Laughter has many health benefits. It reduces stress hormone levels, which can be really helpful when you’re anxious. It improves your immune system. It’s a great workout for your heart, and many more. But the reason I’m focusing on laughter is that it shifts your perspective to things, it allows you to see things in a less threatening way, it might as well make you feel excited.
Try these things whenever you can:
- Laugh at what made you anxious, whenever you feel like your anxiety levels are dropped, try to remember what made you anxious and see the humor in it.
- Force yourself to smile when you’re anxious. Whenever I’m having a panic attack, or my anxiety levels are up to the roof, I force myself to smile. It shifts my focus on something else, and you’re telling your brain that what you’re feeling is not really that bad.
- Joke with your friends about your anxiety attacks. I always talk about my silly anxious thoughts with my friends, and laugh about them. It brings me joy to see people laugh with me at my suffering. Just kidding.
By faking a smile, or laughing at your anxious thoughts, you’re first telling your brain that what it is experiencing is not dangerous, and you’re changing your behavior towards anxiety in a positive manner.
Here’s a joke to get you started.
Two psychics bump into each other on the street, one said to another “You’re fine. How am I?”
Tip 3: Laughter is the best medicine, do not fight your anxious thoughts, sit down with them and laugh with each other.
Gamify your experience
Gamification is to turn something into a game, or rather borrow some game elements and ideas and apply it to something that is not a game. A lot of companies have started to use this concept in their products to improve the user experience and make it more enjoyable. So I thought why cannot I apply this concept in trying to change my response to anxiety. I mean, games are fun, right?
This is rather experimental for me, but I thought it would be adding some fun to the whole process. The reason I thought of gamification is because:
- It keeps you motivated
- It enhances your sense of achievement
- It gives you feedback on how you are doing
But how are you supposed to gamify your anxiety? What game elements you need to add in order to keep yourself motivated? You can start by doing the following:
- Reward yourself, whenever you’ve done something you’ve always feared to do, spoil yourself with something you really love.
- Level UP! Keep track and change your level of success depending on how you are doing conquering your anxiety.
- Give yourself a badge, the last badge I gave myself was “Marco Polo”, for driving for three hours straight outside of the city. Give yourself a challenge, and if you complete it, give yourself a badge.
These are some basic game elements that can be used to gamify your experience of turning anxiety into excitement. Think of other ideas you can do, check out what your favorite video game does in order to keep you engaged, and apply that in your life.
Tip 4: Add a little spice to your journey of healing by gamifying it. It will make it fun, and will let you focus on the fun part of it.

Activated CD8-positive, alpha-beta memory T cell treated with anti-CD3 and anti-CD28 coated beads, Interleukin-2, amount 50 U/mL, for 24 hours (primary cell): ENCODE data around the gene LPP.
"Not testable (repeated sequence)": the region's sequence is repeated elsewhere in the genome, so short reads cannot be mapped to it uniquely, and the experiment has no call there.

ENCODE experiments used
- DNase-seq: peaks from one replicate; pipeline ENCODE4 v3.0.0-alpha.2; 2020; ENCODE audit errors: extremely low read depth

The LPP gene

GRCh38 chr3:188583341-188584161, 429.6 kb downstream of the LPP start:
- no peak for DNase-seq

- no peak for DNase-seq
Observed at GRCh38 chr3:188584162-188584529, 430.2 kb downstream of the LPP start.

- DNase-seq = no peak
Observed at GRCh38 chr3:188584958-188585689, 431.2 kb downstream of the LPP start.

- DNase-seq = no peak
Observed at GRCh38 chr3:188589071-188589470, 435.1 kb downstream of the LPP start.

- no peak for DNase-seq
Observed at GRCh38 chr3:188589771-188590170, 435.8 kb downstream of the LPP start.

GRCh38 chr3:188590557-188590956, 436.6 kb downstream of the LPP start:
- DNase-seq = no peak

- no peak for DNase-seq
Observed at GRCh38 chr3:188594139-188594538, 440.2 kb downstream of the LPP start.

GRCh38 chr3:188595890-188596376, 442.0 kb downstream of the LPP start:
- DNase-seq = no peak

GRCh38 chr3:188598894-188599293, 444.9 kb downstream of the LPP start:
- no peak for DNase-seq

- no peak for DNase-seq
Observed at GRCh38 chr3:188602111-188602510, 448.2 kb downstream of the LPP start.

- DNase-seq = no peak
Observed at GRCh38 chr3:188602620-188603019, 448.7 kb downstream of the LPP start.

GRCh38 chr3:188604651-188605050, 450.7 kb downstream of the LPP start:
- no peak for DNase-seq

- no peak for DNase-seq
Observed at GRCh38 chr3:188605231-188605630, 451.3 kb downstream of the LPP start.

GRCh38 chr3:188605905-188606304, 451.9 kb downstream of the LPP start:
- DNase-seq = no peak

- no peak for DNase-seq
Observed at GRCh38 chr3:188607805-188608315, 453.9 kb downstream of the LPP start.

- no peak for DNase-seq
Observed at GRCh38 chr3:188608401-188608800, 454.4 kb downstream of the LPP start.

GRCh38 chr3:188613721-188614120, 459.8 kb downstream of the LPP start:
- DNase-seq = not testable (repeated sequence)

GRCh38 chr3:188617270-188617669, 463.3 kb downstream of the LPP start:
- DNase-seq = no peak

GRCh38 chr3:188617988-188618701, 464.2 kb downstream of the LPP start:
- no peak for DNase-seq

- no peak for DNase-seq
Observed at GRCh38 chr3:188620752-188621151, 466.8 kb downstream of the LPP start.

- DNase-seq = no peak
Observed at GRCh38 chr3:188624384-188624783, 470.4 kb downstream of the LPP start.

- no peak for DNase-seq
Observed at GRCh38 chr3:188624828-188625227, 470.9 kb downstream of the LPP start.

Setbacks are part of the journey
Imagine you’re playing a game, and the game is so easy that you haven’t failed in a single task or quest in it. If you checked the reviews for that game it will probably be something like this:
“It’s sooo boring!”
“Hahaha I finished the game in 2 hours, give me my money back! lol”
“Really? My 3 year old niece can finish the game in 5 minutes.”
A tough journey is always better, if you fail, you will learn, and if you succeed, you’ll know that you’ve completed something worth while. And as the great Rocky Balboa said:
“Let me tell you something you already know. The world ain’t all sunshine and rainbows. It’s a very mean and nasty place and I don’t care how tough you are it will beat you to your knees and keep you there permanently if you let it. You, me, or nobody is gonna hit as hard as life. But it ain’t about how hard ya hit. It’s about how hard you can get hit and keep moving forward. How much you can take and keep moving forward. That’s how winning is done! Now if you know what you’re worth then go out and get what you’re worth. But ya gotta be willing to take the hits, and not pointing fingers saying you ain’t where you wanna be because of him, or her, or anybody! Cowards do that and that ain’t you! You’re better than that!”
Some days anxiety can be overwhelming, you just cannot do anything about it. That is absolutely fine. Do not be scared that you will never be able to live your life freely, you will be. It is fine if you have an intense panic attack that stops you to function properly, you’ll be able to have an excitement attack the next day.
Tip 5: Do not let setbacks hold you from achieving your goals.
Words of Motivation
I know the idea of making anxiety something fun is counter-intuitive. I am no psychiatrist and I did not study psychology. However, I am someone who has been suffering from anxiety, panic attacks, and depression for a very long time, and I am feeling like myself again doing all the previous things I’ve told you about. I want you to get better, I believe in you, I want you to enjoy life to the fullest.
Bo Burnham, my favorite comic artist, said in one of his songs:
“But maybe life on earth could be heaven, Doesn’t just the thought of it make it worth the try?”
Doesn’t the thought of turning your worst enemy into your best friend, make it worth the try?